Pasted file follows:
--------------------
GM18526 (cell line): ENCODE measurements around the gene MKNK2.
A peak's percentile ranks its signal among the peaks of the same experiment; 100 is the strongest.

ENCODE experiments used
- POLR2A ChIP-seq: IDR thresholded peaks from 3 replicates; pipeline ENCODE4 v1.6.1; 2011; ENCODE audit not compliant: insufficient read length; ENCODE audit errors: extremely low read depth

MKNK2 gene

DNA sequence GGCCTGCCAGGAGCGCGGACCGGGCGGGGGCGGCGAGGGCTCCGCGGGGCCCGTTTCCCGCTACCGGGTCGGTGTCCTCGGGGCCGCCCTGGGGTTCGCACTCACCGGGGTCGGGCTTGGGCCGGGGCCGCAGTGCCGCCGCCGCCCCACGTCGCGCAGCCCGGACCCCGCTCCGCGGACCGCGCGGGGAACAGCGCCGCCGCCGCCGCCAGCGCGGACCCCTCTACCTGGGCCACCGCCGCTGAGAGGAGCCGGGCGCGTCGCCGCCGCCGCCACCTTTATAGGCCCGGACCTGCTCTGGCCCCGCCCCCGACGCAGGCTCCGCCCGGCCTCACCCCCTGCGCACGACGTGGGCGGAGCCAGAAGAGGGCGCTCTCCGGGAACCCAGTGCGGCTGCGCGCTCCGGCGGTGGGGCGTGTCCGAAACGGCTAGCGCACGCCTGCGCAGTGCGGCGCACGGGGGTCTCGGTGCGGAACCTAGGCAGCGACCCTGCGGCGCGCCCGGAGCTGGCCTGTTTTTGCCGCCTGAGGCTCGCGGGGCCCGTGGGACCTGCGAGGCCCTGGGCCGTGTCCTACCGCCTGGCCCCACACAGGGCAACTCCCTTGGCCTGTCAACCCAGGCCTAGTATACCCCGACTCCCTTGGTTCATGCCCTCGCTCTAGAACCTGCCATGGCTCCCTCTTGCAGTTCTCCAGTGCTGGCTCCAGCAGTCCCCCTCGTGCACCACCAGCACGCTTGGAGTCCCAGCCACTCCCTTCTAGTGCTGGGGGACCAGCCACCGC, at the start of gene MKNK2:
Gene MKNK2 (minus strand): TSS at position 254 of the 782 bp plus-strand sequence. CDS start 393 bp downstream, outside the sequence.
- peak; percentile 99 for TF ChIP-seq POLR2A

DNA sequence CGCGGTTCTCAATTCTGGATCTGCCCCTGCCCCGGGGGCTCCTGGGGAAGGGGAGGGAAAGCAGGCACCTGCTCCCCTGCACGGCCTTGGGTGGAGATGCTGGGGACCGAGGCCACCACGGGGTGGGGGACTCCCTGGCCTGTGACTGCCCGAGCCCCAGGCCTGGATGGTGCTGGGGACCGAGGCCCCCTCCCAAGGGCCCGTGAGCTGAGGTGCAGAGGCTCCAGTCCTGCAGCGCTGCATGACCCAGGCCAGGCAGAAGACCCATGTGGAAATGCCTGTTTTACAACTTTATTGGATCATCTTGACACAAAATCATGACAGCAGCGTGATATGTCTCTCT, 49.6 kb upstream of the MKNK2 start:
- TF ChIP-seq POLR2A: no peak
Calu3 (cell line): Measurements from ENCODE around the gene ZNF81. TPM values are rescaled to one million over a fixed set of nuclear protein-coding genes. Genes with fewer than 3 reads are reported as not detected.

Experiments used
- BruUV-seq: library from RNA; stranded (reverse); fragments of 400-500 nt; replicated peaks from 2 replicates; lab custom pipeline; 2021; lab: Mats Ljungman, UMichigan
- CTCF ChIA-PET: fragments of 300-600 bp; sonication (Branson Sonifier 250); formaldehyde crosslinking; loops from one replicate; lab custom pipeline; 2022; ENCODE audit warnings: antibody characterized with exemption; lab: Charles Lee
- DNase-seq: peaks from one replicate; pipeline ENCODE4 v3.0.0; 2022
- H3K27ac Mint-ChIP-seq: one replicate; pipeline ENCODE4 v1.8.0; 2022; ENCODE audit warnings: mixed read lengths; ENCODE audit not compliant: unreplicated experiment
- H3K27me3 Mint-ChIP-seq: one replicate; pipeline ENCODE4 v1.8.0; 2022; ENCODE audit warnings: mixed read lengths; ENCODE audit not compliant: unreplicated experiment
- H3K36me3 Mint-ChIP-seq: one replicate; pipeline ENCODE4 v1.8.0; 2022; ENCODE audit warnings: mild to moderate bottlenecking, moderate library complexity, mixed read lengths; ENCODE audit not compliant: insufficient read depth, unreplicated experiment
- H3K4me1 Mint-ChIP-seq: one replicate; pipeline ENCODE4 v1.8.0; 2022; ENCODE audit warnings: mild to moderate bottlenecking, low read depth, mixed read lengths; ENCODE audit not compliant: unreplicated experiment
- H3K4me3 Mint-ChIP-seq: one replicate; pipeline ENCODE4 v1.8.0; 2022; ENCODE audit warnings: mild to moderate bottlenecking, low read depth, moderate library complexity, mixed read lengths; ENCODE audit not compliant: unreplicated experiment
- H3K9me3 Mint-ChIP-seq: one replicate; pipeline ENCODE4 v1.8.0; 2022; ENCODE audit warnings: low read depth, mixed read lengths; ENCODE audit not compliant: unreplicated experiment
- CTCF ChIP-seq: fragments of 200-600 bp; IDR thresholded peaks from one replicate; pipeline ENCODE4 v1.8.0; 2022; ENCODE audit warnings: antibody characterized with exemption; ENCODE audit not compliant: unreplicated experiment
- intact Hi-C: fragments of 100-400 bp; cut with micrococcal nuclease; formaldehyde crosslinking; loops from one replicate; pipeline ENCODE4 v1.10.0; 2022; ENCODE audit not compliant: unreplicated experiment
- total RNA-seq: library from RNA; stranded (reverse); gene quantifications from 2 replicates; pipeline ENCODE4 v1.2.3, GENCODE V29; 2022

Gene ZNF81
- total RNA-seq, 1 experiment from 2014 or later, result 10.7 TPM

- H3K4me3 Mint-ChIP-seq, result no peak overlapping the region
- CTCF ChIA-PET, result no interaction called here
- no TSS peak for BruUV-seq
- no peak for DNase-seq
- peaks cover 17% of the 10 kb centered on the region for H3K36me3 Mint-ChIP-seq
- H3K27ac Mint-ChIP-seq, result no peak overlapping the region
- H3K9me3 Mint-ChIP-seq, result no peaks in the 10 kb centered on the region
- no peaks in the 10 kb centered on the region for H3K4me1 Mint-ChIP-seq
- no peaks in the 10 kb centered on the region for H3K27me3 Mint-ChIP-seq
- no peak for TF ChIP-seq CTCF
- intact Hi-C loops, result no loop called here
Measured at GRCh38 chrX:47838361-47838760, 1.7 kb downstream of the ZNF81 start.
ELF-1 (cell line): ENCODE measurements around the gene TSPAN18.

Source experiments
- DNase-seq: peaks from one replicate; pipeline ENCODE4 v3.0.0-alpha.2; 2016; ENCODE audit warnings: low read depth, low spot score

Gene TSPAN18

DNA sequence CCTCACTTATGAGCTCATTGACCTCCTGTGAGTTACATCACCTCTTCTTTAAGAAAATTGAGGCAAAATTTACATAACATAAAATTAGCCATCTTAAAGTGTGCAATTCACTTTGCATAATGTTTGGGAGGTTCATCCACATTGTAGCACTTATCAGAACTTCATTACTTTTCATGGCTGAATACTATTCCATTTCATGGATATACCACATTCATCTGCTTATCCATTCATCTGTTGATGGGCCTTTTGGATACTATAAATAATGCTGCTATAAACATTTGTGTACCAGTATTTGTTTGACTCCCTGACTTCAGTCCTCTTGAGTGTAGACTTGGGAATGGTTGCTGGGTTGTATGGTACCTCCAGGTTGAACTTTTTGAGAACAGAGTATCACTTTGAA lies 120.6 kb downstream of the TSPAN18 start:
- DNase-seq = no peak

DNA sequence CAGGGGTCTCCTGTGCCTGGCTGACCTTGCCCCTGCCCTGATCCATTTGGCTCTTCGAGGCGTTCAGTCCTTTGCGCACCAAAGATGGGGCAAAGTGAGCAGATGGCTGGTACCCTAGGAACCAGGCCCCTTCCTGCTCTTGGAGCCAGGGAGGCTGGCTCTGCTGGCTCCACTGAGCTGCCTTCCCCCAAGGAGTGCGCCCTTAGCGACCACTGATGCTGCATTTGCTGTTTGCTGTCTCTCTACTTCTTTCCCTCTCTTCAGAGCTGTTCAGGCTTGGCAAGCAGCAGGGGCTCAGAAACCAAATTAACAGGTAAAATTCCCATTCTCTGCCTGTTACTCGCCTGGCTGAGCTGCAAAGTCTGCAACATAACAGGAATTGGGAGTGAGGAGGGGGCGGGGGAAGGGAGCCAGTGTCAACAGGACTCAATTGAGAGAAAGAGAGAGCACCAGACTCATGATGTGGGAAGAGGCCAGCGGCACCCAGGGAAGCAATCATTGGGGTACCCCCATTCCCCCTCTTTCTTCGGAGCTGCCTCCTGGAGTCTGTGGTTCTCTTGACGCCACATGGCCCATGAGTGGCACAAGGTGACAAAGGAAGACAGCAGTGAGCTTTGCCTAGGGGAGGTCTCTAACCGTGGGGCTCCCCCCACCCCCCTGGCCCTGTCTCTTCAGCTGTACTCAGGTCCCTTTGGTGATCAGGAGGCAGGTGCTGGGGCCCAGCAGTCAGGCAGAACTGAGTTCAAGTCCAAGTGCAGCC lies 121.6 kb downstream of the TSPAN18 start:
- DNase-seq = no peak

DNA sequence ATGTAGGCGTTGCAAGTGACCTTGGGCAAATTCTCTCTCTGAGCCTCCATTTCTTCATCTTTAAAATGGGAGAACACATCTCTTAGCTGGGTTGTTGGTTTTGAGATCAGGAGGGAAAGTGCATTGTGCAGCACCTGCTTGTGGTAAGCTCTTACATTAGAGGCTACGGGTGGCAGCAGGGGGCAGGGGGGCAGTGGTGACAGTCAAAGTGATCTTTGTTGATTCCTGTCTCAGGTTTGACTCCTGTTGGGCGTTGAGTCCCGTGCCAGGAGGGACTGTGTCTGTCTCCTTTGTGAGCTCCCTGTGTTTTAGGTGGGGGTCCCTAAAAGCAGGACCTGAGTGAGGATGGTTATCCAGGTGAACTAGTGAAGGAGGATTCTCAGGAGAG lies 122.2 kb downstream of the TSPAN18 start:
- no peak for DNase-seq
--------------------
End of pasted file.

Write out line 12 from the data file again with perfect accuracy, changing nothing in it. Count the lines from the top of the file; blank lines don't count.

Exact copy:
Experiments used